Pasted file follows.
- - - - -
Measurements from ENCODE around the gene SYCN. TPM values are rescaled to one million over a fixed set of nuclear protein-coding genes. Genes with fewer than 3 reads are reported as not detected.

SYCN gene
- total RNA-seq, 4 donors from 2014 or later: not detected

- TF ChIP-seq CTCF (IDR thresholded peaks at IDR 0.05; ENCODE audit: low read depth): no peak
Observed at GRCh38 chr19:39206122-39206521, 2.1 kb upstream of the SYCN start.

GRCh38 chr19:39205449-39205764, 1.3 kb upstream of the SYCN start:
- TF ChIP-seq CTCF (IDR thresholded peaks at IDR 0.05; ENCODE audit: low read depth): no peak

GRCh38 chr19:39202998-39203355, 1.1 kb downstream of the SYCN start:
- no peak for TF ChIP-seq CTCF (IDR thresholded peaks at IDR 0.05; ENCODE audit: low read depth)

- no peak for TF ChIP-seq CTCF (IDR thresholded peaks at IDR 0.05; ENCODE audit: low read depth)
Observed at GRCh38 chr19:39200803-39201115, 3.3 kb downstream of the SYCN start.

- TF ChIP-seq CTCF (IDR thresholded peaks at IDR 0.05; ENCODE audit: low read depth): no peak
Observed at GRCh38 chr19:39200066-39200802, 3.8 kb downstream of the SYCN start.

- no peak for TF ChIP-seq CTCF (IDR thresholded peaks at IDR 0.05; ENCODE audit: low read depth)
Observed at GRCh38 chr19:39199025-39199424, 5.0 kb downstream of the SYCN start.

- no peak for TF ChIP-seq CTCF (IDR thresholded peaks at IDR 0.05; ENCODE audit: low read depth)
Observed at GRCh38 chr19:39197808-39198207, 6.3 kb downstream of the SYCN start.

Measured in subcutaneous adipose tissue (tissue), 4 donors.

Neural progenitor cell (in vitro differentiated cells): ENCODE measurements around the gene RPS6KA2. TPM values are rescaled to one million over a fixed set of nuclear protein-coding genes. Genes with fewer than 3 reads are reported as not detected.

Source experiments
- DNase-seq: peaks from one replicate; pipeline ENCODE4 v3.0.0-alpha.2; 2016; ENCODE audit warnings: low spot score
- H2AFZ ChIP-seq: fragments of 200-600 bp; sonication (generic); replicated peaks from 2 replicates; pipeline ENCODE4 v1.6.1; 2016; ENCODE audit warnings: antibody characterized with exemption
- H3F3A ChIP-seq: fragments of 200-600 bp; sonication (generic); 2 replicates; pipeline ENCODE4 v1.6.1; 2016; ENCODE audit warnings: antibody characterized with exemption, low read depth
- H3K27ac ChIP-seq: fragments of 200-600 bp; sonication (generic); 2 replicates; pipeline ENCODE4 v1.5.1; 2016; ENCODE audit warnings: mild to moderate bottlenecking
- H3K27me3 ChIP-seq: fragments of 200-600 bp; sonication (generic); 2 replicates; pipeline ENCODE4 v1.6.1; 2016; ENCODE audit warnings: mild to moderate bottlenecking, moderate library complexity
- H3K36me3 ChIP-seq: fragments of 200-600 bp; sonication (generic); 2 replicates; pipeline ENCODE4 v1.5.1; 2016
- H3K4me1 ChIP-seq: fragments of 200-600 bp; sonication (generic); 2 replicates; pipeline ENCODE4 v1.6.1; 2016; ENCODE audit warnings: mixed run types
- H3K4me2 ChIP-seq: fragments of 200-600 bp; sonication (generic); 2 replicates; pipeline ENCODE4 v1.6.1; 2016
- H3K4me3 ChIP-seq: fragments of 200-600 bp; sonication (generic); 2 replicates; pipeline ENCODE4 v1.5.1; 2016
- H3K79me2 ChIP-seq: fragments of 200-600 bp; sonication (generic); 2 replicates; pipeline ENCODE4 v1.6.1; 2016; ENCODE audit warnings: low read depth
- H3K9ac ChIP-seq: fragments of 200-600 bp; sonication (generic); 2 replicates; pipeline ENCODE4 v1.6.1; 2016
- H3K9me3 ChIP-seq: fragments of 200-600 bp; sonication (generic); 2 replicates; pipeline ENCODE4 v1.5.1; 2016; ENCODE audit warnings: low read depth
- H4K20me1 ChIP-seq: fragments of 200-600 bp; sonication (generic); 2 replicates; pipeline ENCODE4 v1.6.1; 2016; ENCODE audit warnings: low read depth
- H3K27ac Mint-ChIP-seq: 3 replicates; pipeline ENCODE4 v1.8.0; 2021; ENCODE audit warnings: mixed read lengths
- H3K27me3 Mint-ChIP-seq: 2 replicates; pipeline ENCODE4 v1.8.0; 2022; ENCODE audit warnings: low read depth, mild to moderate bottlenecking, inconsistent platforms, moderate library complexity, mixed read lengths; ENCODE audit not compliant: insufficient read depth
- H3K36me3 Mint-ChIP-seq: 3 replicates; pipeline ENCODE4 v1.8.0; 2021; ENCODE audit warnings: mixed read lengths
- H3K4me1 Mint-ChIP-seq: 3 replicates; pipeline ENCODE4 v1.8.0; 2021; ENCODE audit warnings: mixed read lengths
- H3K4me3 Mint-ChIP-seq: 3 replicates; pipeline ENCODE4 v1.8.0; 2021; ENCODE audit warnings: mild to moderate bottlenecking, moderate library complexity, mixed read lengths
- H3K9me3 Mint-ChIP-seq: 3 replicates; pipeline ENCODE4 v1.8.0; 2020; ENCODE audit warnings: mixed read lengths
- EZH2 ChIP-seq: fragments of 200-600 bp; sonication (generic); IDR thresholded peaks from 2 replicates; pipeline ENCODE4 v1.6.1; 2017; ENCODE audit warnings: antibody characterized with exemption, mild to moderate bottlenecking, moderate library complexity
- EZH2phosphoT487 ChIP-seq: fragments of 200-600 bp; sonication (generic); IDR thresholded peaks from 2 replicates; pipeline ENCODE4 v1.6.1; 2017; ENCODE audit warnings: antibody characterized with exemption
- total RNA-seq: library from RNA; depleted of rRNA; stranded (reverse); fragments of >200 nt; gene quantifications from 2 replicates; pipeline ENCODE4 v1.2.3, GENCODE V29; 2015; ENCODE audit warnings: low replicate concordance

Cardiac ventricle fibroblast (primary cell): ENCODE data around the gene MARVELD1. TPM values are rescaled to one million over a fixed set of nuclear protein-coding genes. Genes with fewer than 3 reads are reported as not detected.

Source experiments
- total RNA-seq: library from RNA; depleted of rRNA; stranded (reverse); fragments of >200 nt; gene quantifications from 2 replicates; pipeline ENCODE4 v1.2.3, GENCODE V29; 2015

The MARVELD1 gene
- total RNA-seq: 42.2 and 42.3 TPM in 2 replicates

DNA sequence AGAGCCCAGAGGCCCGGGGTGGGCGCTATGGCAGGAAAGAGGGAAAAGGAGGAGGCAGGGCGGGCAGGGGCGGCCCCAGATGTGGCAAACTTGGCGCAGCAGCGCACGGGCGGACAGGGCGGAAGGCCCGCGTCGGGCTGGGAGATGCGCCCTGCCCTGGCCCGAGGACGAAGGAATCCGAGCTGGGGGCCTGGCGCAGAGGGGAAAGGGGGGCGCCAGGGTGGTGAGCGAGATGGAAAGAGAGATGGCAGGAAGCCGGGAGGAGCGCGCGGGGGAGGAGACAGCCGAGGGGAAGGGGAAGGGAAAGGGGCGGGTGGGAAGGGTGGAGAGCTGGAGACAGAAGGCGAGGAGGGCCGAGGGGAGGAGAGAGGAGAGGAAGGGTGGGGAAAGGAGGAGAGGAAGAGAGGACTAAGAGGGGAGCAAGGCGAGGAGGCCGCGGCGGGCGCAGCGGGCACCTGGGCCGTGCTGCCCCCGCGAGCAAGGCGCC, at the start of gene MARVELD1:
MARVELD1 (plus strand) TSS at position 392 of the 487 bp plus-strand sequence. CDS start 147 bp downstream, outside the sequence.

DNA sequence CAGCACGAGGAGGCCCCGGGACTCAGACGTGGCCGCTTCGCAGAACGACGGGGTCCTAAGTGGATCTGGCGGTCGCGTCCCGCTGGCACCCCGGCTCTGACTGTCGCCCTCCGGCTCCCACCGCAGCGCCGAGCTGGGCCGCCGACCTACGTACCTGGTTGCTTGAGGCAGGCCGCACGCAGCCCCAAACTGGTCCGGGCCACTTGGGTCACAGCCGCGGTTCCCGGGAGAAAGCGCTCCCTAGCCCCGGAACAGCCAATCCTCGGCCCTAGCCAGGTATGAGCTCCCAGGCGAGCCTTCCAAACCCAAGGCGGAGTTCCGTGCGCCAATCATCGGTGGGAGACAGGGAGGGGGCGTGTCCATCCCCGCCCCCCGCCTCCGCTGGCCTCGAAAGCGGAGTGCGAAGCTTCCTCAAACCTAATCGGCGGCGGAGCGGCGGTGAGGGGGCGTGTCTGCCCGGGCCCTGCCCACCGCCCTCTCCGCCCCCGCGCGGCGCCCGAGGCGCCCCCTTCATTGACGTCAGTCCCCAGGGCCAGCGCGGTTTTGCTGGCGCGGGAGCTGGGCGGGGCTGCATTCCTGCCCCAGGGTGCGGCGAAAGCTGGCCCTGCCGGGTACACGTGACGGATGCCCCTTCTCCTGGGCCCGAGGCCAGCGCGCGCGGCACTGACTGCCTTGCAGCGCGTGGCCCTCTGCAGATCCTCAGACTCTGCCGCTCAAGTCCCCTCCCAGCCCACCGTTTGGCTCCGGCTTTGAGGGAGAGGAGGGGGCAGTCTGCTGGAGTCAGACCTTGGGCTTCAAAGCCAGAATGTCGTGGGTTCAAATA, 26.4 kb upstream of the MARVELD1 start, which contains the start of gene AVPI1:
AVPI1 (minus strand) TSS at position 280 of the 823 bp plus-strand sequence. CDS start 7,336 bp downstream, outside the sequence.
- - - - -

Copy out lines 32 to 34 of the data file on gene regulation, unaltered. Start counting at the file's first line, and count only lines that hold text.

- H3K9me3 ChIP-seq: fragments of 200-600 bp; sonication (generic); 2 replicates; pipeline ENCODE4 v1.5.1; 2016; ENCODE audit warnings: low read depth
- H4K20me1 ChIP-seq: fragments of 200-600 bp; sonication (generic); 2 replicates; pipeline ENCODE4 v1.6.1; 2016; ENCODE audit warnings: low read depth
- H3K27ac Mint-ChIP-seq: 3 replicates; pipeline ENCODE4 v1.8.0; 2021; ENCODE audit warnings: mixed read lengths